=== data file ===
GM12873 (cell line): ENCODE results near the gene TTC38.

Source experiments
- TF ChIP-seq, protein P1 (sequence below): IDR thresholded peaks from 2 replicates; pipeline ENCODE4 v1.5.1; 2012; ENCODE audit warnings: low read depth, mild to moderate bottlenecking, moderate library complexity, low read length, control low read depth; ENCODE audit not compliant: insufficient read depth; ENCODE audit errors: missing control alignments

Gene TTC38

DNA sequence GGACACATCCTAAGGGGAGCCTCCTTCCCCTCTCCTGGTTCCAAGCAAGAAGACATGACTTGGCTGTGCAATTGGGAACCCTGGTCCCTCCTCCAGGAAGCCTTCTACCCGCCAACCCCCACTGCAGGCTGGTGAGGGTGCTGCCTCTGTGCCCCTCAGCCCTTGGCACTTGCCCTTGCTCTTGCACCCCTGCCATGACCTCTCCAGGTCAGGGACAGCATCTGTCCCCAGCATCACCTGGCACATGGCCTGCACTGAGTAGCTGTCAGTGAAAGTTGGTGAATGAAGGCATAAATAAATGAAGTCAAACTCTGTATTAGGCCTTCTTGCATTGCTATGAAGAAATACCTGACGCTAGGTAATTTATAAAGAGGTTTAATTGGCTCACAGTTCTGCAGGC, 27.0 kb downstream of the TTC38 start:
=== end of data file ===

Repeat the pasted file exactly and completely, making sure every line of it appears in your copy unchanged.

GM12873 (cell line): ENCODE results near the gene TTC38.

Source experiments
- TF ChIP-seq, protein P1 (sequence below): IDR thresholded peaks from 2 replicates; pipeline ENCODE4 v1.5.1; 2012; ENCODE audit warnings: low read depth, mild to moderate bottlenecking, moderate library complexity, low read length, control low read depth; ENCODE audit not compliant: insufficient read depth; ENCODE audit errors: missing control alignments

Gene TTC38

DNA sequence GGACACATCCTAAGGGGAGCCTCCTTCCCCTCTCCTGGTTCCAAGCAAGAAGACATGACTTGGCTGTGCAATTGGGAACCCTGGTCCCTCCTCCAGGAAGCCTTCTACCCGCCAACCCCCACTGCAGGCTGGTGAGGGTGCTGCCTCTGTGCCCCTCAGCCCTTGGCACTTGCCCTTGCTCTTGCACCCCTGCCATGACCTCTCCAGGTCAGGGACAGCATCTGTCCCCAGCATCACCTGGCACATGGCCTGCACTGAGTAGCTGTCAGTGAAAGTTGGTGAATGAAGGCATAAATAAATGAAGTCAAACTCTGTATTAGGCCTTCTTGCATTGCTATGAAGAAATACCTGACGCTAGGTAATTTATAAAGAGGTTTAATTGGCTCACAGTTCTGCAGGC, 27.0 kb downstream of the TTC38 start: